If debt was such a controversial issue across North America, you would assume our educational institutions would take a more proactive approach and install actual and independent financial classes for all children starting from first grade. Financial literacy education should not be glossed over and yet here we are with an education system that all but entirely ignores it.

The common line in schools is this: “Get a good education so you can get a good job and make good money.” The problem is that the school system doesn’t educate the students as to how to manage that good money once they get it! Even the basics of balancing a budget remain uncovered in the vast majority of public schools. Perhaps their mantra should instead be the age-old, “You’ll owe, you’ll owe, it’s to work you’ll go.” That seems to be in line with the reality.

Financial literacy is part of the elementary and secondary curriculum in many different subjects such as mathematics, social studies, Canadian and World studies, business studies and many others. In some subjects, students may be learning specific skills such as understanding money, consumer awareness, personal finances, budgeting and money management that will help them develop financial literacy skills. In other subjects, financial literacy connections may be made as students learn about their place in the world, as a responsible and compassionate citizen or when they study different economic systems.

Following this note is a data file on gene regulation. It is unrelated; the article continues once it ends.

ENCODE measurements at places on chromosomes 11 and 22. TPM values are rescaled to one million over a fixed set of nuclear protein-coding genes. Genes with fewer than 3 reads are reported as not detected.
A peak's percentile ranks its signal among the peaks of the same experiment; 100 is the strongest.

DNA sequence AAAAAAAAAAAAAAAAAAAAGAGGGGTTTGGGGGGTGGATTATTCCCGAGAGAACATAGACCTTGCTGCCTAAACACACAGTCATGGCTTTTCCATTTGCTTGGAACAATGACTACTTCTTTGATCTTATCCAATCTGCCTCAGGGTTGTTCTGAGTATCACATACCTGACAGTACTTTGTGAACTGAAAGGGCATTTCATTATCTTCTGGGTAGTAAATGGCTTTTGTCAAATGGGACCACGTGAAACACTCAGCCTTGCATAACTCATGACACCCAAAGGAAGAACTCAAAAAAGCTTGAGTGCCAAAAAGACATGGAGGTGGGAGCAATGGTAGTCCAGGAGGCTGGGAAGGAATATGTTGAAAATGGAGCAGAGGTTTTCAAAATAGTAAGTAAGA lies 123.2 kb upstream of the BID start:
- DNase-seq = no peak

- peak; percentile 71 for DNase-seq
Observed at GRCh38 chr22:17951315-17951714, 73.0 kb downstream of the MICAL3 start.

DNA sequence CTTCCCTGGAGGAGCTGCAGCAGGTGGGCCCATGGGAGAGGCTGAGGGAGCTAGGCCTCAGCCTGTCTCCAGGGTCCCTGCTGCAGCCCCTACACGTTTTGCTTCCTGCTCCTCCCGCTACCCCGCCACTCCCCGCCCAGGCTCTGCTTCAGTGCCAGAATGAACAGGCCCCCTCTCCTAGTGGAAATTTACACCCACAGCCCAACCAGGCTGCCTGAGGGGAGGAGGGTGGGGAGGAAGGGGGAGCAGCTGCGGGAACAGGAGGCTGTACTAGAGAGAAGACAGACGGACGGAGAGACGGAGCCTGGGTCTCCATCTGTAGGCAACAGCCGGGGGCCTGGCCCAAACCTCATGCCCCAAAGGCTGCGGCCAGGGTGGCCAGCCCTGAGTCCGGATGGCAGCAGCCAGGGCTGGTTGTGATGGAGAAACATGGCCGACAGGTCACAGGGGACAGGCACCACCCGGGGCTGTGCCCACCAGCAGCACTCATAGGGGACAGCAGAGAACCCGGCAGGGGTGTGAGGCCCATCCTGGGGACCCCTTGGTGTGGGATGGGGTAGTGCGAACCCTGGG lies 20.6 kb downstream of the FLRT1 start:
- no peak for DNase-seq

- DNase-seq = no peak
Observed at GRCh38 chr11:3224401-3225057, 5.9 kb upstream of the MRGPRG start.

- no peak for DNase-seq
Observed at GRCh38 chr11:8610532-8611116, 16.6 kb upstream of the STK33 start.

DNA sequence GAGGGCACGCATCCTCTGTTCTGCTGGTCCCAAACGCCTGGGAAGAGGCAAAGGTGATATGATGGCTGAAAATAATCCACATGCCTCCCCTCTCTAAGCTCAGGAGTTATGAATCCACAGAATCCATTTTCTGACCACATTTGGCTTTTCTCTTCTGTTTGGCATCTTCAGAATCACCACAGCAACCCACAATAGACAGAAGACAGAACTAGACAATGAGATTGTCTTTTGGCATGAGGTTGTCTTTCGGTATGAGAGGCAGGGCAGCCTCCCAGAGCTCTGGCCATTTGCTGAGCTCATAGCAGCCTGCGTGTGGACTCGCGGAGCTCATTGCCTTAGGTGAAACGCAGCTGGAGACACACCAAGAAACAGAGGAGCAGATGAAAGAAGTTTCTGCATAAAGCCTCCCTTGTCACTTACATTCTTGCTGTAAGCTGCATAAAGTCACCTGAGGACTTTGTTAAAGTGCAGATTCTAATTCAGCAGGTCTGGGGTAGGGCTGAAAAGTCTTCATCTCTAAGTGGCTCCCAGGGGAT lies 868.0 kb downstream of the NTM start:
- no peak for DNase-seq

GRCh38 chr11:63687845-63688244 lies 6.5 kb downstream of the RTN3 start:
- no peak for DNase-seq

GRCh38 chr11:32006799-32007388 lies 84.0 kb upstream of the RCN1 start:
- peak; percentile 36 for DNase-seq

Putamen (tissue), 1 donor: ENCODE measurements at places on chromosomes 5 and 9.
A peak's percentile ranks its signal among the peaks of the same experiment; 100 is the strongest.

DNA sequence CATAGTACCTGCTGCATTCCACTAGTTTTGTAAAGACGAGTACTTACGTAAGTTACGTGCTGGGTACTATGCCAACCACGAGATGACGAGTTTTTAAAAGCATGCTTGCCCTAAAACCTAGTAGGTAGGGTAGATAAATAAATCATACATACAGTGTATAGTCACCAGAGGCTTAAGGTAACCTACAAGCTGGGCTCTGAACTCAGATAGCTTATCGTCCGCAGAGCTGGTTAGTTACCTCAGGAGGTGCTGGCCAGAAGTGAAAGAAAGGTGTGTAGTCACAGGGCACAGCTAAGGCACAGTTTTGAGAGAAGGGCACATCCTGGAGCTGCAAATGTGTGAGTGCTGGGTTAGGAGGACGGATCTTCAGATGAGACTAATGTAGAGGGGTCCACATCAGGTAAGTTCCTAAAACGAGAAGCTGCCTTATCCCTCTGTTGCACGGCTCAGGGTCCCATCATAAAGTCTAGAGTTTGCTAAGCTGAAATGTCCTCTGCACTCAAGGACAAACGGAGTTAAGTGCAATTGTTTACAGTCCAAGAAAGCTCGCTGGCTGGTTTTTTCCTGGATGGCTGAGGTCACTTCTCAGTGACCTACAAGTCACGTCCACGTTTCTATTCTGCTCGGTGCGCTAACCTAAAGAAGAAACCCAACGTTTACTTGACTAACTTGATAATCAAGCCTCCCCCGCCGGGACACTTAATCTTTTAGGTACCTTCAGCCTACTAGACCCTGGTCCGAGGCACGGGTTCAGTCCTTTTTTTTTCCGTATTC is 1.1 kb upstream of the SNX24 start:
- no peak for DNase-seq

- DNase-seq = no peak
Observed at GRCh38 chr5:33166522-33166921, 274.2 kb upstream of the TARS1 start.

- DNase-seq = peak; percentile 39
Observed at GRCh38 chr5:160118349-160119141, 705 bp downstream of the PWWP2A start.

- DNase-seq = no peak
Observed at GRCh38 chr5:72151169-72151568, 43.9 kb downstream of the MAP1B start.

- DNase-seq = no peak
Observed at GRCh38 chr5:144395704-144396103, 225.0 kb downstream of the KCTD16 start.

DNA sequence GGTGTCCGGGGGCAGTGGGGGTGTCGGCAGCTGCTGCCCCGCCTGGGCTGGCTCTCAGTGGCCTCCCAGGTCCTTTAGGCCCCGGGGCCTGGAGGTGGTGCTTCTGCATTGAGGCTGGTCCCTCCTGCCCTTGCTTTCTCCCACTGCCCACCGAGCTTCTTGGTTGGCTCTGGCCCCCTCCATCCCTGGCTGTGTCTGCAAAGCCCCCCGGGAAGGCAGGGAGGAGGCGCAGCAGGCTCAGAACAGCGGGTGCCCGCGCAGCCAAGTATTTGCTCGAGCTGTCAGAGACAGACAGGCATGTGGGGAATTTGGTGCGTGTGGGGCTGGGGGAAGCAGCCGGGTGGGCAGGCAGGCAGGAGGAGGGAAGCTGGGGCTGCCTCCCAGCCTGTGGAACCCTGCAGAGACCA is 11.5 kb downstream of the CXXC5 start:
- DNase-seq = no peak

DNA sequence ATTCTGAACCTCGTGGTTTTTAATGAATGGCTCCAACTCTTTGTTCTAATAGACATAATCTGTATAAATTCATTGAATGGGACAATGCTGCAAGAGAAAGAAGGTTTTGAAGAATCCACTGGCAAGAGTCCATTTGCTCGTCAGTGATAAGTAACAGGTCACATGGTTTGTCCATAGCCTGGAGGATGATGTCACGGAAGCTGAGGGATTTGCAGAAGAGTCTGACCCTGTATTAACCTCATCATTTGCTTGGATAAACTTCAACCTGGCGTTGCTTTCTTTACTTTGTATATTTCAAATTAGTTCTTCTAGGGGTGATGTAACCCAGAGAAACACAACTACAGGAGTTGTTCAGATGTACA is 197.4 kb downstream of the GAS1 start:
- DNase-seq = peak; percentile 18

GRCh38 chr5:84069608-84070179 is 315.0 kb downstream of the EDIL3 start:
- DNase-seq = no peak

Through the curriculum, students are developing skills in critical thinking, decision-making and problem solving that can be applied to subjects at school and to real life situations. Resources have been developed for teachers to help them connect financial literacy topics across the curriculum to deepen students’ learning and make financial literacy more relevant.

http://www.edu.gov.on.ca/eng/parents/financial.html

Mastering one’s finances and staying in control at all times is nothing short of an art form unto itself. It is a constant state of checks and balances. Financial literacy is one subject in our curriculum that is not getting the attention it so truly deserves. Then again, the system relies on having a ready crop of Modern Day Slaves ready to bear the burden of debt so the economy can continue expanding. Maybe if people understood the ills of debt and consumerism they would start questioning the “givens” in our society such as student debt, car loans, and other such traps.

The world we live in would look a lot different if all children were taught at an early age how to control a bank book (or online banking account), control their spending, and have a comfortable working knowledge of finances.

Your Future Is In Your Hands

For sustainable change in the overall financial wellbeing of average people, knowledge is the key. It is comfortable to discuss the failures of the government or school system in teaching proper financial etiquette, but at the end of the day the duty of securing your future falls to no one else but yourself.

I have been speaking as if “credit” was the antagonist of this post, but the only way credit can affect you is if you let it. You are in total control of your actions and spending habits. You are master of your destiny. No one can make you a Modern Day Slave. It is a position that requires only your desire for instant gratification and willingness to sign on the dotted line.

I realize some people reading this are in debt due to credit cards/student debt, etc.. If that is the case, then controlling your current debt is the most important part of securing your future. To admit you are or were once a part of the financially uneducated masses might be difficult at first, but it’s the first step on the road to recovery. Taking the Socratic approach by acknowledging first how little you know prepares you to then begin the journey to improving your life and taking charge of your finances.